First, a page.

“The business advantages that sustainable buildings create are enormous. Sustainable buildings use design techniques, materials and technologies that minimize a building's impact on the environment in their design, construction and operational systems while adequately servicing and supporting activities within. Sustainable buildings provide occupiers with several operating cost reductions. Electricity is one of the largest operating expenses for commercial buildings in India. Buildings with sustainable elements can save up to 20% in total electricity costs,” added Grover. In India, sustainable buildings in Tier 1 cities are at best limited to a handful of top-quality Grade A properties. However, it is encouraging to know for owners and occupiers that the number of sustainable buildings in India are increasing and in the long term are cheaper to run and make for a better working environment.
Vincent Lottefier, Chief Executive Officer , Jones Lang LaSalle Meghraj concluded, “The shift towards sustainability is gaining momentum in India as environmentalism and sustainable buildings are an important part of doing business in this part of the world. Sustainable real estate is not a passing trend but is a new way of doing business in real estate as sustainable buildings provide considerable financial savings. In developing, maintaining, owning and occupying sustainable buildings, individuals can help make a positive impact on the environment. Jones Lang LaSalle Meghraj as the leading property and facility manager is a strong advocate of creating a more sustainable environment for current and future generations.”
About Jones Lang LaSalle Meghraj
Jones Lang LaSalle Meghraj is the Indian operations of Jones Lang LaSalle (NYSE: JLL), the only real estate money management and services firm named to FORTUNE magazine's ‘100 Best Companies to Work For’ and Forbes magazine's ‘400 Best Big Companies’. With an extensive geographic footprint across ten cities (Delhi, Mumbai, Bangalore, Pune, Chennai, Hyderabad, Kolkata, Kochi, Chandigarh and Coimbatore) and staff strength of over 2,800 employees, it is the premiere and largest real estate services company in India. Jones Lang LaSalle Meghraj provides investors, developers, local corporates and multinational companies with a comprehensive suite of services, including research, consultancy, transactions, project and development, integrated facility management, property management, capital markets, residential, hotels and retail advisory.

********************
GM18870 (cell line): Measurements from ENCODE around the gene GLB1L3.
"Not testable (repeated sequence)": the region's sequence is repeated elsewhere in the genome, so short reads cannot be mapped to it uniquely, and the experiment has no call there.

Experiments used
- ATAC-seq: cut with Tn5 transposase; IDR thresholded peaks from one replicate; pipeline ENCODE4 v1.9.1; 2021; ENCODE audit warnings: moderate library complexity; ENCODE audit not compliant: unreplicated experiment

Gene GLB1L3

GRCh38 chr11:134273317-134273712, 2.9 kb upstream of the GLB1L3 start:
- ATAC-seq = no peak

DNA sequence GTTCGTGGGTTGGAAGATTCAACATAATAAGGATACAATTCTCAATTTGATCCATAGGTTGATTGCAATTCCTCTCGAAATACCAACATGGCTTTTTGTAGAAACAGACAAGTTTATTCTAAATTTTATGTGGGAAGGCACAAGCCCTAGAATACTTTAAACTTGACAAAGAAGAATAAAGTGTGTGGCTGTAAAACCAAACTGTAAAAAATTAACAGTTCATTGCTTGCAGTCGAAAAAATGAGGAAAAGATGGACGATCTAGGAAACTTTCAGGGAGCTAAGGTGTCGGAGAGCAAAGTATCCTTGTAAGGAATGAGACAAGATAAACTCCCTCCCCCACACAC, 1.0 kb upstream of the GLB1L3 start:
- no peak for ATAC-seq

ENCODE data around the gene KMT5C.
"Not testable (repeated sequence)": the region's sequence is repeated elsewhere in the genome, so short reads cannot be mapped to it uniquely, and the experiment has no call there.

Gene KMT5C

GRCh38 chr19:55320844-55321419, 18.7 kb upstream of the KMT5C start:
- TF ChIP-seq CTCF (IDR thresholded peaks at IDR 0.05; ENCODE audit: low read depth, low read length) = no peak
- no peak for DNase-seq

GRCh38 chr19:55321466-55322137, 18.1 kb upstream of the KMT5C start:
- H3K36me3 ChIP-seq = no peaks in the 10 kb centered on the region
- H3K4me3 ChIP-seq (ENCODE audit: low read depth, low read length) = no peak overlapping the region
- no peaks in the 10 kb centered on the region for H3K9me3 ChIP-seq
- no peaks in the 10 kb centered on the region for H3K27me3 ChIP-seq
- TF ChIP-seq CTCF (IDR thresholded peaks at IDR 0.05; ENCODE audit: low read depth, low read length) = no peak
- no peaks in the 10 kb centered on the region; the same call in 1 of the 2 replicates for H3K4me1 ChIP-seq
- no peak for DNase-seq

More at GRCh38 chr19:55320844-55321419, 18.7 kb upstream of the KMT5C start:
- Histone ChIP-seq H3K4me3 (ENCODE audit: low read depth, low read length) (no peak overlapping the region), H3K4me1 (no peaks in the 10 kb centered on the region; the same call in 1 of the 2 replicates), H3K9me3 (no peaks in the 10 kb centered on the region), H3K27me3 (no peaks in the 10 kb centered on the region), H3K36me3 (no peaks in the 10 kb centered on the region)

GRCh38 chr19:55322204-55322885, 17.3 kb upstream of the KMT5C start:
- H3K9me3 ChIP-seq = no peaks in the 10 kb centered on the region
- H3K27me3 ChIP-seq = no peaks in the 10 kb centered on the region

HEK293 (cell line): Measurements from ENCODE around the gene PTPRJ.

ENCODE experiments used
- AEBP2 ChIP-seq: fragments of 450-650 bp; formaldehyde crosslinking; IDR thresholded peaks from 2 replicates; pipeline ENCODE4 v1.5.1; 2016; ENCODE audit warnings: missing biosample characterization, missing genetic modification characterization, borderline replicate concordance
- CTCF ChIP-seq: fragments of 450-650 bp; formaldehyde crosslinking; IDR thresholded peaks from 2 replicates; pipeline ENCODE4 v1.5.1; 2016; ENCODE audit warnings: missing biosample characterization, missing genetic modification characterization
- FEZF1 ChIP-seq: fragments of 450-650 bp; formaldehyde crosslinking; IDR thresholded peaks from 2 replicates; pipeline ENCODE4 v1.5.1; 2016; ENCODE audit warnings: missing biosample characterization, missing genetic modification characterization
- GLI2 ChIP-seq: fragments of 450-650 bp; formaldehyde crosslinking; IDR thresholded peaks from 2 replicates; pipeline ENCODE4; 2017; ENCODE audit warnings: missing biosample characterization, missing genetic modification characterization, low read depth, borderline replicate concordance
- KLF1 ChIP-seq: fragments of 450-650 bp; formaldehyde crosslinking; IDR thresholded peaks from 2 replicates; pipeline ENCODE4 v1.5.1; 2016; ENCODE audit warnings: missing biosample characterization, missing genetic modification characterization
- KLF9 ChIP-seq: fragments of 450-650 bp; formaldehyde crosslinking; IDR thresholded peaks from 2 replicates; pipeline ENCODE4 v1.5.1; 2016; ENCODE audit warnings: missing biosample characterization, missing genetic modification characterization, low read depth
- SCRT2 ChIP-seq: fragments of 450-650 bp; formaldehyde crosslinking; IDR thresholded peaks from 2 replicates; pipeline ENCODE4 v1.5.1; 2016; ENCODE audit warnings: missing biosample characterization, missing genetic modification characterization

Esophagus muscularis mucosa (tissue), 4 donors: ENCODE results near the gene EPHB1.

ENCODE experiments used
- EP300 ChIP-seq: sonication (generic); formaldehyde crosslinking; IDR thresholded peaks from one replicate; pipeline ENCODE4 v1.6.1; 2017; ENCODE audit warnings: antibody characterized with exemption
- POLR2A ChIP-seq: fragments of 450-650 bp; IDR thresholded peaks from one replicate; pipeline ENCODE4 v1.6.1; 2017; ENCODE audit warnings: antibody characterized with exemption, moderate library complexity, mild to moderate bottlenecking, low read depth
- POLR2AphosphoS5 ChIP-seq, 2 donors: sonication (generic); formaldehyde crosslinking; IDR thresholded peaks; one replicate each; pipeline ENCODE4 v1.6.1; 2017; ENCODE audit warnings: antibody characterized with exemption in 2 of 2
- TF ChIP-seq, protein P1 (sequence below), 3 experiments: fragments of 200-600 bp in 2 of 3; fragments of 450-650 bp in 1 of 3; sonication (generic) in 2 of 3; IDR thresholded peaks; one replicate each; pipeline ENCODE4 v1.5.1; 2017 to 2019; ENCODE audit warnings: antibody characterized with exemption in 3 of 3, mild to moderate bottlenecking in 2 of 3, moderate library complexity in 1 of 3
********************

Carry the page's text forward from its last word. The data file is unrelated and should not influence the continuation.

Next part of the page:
For further information, please visit www.jllm.co.in
About Jones Lang LaSalle
Jones Lang LaSalle (NYSE: JLL), the only real estate money management and services firm named to FORTUNE magazine’s “100 Best Companies to Work For” and Forbes magazine’s “400 Best Big Companies,” has approximately 160 offices worldwide and operates in more than 450 cities in over 50 countries. With 2006 revenue of more than USD2 billion, the company provides comprehensive integrated real estate and investment management expertise on a local, regional and global level to owner, occupier and investor clients. Jones Lang LaSalle is an industry leader in property and corporate facility management services, with a portfolio of approximately 1.3 billion square feet worldwide. In 2006, the firm completed capital markets sales and acquisitions, debt financing, and equity placements on assets and portfolios valued at USD70.9 billion. LaSalle Investment Management, the company’s investment management business, is one of the world’s largest and most diverse real estate money management firms, with approximately USD46.9 billion of assets under management. For further information, please visit our website, www.joneslanglasalle.com.
Jones Lang LaSalle has over 45 years of experience in Asia Pacific. With over 15,000 employees operating in more than 70 offices in 13 countries across the region, the company is positioned to partner with clients to provide the quality advice needed for making quality decisions.
The Little Book of Real Estate Definitions - Asia Pacific by Jones Lang LaSalle is a useful resource to gain a better understanding of the most commonly used real estate terms in the region. To enhance your knowledge, please visit www.joneslanglasalle-dictionary.com


No comments: